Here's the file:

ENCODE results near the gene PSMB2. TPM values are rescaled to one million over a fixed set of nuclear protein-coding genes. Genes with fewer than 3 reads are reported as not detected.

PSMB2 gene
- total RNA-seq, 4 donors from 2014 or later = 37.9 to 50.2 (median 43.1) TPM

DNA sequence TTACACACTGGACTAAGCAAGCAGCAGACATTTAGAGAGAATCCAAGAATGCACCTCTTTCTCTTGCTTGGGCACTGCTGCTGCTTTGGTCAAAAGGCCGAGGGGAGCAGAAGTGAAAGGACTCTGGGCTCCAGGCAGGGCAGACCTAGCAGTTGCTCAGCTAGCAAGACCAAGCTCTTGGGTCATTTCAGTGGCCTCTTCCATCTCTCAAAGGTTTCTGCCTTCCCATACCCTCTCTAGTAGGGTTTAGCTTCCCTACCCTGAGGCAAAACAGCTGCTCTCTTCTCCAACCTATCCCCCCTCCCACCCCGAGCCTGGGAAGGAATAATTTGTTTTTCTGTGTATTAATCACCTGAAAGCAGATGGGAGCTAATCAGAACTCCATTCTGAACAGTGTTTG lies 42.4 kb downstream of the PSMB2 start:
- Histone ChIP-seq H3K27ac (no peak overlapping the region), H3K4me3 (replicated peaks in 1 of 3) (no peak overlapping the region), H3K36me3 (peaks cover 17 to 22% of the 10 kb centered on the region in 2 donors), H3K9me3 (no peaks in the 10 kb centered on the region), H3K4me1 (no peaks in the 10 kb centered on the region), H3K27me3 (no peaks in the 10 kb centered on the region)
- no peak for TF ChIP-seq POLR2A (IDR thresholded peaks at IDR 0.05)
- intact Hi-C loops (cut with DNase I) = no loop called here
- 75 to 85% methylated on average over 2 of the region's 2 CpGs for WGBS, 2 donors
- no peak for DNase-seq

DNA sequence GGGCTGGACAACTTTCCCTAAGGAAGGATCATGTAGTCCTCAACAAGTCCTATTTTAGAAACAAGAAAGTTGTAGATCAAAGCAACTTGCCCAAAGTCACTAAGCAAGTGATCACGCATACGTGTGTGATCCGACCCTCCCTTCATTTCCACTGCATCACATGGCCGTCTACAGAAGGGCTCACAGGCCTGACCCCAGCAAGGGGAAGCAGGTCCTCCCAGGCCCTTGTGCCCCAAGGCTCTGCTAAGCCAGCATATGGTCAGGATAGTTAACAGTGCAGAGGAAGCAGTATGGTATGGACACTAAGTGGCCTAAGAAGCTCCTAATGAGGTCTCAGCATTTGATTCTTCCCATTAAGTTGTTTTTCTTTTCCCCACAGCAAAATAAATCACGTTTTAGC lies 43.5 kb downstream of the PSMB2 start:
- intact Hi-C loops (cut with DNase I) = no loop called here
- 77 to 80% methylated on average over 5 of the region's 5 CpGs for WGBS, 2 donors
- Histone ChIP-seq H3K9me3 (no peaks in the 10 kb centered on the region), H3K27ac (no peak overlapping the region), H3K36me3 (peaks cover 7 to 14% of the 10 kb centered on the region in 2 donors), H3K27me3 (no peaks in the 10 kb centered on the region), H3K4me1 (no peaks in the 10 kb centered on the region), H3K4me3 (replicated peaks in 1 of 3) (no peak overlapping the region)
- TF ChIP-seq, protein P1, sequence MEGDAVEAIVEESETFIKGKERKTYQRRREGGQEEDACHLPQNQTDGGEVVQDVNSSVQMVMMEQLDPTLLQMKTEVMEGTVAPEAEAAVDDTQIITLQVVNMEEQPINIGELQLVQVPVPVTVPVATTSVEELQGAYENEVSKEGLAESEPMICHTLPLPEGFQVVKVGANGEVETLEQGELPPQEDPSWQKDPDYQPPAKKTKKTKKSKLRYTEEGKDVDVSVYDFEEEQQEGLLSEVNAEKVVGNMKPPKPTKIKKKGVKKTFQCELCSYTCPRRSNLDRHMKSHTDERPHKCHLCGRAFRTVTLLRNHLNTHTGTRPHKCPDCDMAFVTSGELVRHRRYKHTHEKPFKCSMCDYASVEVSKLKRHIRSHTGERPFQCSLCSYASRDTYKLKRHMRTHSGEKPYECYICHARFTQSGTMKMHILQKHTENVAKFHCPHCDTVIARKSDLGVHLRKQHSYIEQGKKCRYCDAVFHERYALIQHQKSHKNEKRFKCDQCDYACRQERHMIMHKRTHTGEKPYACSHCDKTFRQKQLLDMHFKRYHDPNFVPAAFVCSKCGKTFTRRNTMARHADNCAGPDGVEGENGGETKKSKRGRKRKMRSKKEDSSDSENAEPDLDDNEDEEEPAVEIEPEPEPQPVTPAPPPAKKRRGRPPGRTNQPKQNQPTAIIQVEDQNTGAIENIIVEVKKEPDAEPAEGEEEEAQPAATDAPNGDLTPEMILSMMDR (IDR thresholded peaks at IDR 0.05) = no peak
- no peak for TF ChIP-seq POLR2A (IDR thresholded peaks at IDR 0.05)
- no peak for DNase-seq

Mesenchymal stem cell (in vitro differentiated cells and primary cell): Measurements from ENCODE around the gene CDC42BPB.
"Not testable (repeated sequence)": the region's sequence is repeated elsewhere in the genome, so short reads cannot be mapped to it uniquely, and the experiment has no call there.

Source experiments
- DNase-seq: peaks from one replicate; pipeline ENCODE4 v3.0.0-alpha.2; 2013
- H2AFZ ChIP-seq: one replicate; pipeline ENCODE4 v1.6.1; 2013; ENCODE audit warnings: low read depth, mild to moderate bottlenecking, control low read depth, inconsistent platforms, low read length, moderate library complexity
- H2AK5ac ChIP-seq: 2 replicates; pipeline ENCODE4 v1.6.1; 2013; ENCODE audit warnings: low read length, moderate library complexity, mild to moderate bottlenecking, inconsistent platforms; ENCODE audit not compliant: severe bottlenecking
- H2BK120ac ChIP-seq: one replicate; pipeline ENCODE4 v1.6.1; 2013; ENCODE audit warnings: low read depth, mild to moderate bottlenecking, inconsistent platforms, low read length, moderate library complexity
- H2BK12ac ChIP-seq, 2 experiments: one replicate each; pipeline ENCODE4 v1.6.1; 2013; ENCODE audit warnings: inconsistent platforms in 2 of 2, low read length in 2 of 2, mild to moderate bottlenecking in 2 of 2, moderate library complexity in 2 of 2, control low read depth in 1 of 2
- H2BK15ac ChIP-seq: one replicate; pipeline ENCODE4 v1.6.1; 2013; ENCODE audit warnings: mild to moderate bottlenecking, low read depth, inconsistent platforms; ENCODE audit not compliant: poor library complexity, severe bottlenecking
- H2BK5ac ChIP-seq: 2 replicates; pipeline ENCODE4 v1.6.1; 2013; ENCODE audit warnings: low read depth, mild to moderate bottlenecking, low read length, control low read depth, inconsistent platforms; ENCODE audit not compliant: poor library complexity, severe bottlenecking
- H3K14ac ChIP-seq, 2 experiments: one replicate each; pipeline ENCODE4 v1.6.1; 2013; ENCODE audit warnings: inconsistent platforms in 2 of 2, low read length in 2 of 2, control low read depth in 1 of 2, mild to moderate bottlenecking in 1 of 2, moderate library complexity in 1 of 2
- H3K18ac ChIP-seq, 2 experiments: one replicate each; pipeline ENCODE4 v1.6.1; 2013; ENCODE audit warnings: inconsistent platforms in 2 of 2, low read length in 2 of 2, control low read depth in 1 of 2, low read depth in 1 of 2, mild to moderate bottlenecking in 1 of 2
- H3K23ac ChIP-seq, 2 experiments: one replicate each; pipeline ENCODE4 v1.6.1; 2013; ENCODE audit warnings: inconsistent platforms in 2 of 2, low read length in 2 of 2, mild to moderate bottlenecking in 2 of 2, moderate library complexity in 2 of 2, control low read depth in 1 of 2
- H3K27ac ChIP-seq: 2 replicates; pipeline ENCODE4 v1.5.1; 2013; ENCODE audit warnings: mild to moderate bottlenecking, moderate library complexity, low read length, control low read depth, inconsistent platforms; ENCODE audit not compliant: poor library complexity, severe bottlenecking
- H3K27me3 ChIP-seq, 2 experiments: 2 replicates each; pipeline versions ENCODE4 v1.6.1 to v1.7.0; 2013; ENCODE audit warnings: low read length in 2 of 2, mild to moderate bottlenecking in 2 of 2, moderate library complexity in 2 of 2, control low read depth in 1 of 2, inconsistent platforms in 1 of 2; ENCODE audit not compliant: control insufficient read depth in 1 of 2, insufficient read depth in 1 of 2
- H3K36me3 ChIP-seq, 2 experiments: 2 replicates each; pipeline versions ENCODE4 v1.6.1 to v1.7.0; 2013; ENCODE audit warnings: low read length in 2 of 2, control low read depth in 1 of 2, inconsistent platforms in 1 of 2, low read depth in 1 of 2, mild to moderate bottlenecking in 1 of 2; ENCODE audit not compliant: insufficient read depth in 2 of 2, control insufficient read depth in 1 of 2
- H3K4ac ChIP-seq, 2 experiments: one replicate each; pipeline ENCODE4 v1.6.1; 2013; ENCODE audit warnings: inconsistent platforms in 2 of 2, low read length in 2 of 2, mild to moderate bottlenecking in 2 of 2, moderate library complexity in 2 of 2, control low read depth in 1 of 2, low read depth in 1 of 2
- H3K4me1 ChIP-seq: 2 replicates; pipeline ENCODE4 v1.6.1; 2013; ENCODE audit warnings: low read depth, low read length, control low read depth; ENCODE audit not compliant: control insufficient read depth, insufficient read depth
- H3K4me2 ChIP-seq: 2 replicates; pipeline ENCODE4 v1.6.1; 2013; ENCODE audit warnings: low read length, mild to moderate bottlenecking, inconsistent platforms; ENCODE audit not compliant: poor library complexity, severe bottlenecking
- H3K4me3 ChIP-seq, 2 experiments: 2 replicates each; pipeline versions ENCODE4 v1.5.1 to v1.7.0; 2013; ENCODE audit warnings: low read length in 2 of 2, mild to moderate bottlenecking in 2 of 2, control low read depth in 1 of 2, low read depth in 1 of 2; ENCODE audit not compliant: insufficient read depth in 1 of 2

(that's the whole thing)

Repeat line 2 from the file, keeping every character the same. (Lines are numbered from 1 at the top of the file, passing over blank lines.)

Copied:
PSMB2 gene